Otis L. Sanford: An opportunity for a Rebel with a modern cause

University of Mississippi student Koriann Porter, seen in a Feb. 11, 2010 photo in Oxford, Miss., says the racial undertones of the Ole Miss mascot aren't what drove her to get more than 1,700 student signatures in support of a new on-the-field mascot. Porter says there are now clubs devoted to embracing the school's diversity and believes the mascot should reflect the school's new image.

AP Photo / Rogelio V. Solis

University of Mississippi student Koriann Porter, seen in a Feb. 11, 2010 photo in Oxford, Miss., says the racial undertones of the Ole Miss mascot aren't what drove her to get more than 1,700 student signatures in support of a new on-the-field mascot. Porter says there are now clubs devoted to embracing the school's diversity and believes the mascot should reflect the school's new image.

In this Nov. 28, 2009 photo, Ole Miss mascot Col. Reb roams the stands of football games, as he did among Ole Miss supporters during last year's Egg Bowl game against Mississippi State in Starkville, Miss. Formerly the on-field mascot, the longtime symbol of the university was nixed in 2003 as part of the University of Mississippi's ongoing move to distance itself from reminders of a Confederate past. Students will vote Tuesday on a new mascot.

AP Photo / Rogelio V. Solis

In this Nov. 28, 2009 photo, Ole Miss mascot Col. Reb roams the stands of football games, as he did among Ole Miss supporters during last year's Egg Bowl game against Mississippi State in Starkville, Miss. Formerly the on-field mascot, the longtime symbol of the university was nixed in 2003 as part of the University of Mississippi's ongoing move to distance itself from reminders of a Confederate past. Students will vote Tuesday on a new mascot.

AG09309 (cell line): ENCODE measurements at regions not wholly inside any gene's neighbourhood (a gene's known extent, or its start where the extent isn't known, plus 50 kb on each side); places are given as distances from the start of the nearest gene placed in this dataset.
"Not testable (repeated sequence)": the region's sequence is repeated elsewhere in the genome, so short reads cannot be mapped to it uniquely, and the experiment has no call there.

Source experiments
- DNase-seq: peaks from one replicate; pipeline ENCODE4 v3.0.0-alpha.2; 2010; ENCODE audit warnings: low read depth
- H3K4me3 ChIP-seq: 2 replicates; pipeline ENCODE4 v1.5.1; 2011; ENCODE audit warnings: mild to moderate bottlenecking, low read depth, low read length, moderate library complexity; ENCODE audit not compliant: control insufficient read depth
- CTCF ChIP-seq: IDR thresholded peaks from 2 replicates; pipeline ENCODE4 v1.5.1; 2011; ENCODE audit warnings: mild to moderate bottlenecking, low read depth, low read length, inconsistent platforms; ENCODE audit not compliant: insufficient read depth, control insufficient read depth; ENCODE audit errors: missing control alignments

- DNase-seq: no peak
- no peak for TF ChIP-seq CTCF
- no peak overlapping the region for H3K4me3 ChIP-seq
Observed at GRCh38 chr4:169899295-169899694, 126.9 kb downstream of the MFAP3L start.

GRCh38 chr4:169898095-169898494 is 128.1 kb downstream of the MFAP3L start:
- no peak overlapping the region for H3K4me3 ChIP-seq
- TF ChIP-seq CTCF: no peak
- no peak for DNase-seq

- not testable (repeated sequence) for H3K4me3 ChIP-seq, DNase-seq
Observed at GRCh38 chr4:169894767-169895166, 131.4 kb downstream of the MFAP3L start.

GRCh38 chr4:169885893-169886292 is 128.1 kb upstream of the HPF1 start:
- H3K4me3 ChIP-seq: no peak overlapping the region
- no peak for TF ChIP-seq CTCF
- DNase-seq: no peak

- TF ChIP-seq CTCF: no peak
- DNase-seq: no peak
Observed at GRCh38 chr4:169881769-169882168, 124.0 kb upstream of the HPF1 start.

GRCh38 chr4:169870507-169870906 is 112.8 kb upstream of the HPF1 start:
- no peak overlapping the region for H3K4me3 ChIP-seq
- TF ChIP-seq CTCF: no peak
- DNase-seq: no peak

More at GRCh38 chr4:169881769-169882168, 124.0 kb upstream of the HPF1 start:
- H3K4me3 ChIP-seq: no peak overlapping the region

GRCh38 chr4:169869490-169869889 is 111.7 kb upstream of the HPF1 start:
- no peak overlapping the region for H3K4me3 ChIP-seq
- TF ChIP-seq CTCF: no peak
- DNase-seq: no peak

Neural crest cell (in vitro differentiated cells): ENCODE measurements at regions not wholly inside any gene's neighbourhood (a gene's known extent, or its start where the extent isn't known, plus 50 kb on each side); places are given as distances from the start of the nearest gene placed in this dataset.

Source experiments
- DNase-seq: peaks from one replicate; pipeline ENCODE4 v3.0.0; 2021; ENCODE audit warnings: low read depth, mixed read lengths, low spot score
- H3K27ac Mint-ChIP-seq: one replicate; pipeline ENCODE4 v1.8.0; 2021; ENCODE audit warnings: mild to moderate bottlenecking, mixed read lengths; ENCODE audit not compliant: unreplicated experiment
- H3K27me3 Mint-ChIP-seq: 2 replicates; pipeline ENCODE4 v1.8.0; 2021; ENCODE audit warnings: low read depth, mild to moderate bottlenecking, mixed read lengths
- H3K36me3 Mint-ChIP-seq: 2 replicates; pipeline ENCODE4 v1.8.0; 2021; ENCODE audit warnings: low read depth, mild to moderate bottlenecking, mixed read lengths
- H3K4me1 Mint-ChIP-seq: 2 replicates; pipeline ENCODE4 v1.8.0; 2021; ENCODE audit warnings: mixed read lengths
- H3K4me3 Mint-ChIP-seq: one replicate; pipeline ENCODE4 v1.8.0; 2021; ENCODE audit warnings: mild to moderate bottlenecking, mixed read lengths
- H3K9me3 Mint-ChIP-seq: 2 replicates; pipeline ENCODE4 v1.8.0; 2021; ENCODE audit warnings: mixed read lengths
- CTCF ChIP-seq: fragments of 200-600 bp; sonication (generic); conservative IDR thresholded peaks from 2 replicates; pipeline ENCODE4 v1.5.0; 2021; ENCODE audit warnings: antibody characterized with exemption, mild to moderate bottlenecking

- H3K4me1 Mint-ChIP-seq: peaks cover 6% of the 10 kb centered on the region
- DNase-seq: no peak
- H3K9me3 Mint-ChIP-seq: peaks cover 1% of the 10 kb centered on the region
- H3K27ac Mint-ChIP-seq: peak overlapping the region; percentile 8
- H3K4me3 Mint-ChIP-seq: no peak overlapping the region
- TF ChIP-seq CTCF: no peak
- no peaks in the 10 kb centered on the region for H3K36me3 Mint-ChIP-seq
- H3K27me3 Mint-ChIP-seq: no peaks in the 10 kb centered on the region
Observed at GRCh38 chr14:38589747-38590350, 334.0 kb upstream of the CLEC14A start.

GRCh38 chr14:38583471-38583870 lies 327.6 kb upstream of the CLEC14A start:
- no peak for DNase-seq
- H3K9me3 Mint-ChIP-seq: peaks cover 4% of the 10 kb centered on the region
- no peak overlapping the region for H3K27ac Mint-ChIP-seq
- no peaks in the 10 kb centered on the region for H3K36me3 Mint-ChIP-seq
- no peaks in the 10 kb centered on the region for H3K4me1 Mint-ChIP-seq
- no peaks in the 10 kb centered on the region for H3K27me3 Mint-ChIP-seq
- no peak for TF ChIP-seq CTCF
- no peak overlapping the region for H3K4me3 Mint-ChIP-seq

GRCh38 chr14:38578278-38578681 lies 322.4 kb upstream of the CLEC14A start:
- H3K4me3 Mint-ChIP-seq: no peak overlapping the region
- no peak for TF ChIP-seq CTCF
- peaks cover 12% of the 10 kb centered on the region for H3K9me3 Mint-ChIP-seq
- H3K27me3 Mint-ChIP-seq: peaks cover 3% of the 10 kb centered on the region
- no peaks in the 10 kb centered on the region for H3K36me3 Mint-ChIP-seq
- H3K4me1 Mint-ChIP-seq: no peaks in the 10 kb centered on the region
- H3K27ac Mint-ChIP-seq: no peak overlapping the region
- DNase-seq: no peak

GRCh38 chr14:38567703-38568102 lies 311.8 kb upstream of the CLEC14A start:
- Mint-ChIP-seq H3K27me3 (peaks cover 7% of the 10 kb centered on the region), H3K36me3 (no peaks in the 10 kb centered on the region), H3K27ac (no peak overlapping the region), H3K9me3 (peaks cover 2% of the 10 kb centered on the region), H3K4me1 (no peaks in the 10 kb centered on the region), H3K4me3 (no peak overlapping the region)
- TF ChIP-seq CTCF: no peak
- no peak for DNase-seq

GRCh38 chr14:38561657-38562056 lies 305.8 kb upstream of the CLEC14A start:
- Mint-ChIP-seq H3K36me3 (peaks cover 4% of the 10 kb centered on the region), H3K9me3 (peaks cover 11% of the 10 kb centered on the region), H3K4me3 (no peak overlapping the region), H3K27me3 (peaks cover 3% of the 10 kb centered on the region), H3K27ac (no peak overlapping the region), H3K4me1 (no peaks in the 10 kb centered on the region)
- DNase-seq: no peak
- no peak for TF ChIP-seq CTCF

— At a ho-hum University of Mississippi football game in 1973, my junior year, two fellow black students decided to make a bold political statement -- and stir up a little outrage -- in the stands.

They grabbed a Confederate battle flag, a staple at all Ole Miss games in those days, and set it on fire near their feet.

Several people responded with angry stares, but no one said much to them and the furor they were hoping for never materialized. After a few seconds, the fire burned itself out and that was that.

Although I admired my friends for their courage and defiance, I was not a party to their anti-flag protest.

Really, I wasn't.

I was on campus strictly to earn a journalism degree ASAP, find a job and move on. I mostly steered clear of campus politics and social activism.

I accepted the fact that the baby steps Ole Miss was making to improve the racial climate on campus were just that -- baby steps. After all, the first two African-American football players in the school's history -- Ben Williams and James Reed -- had just joined the team the previous year.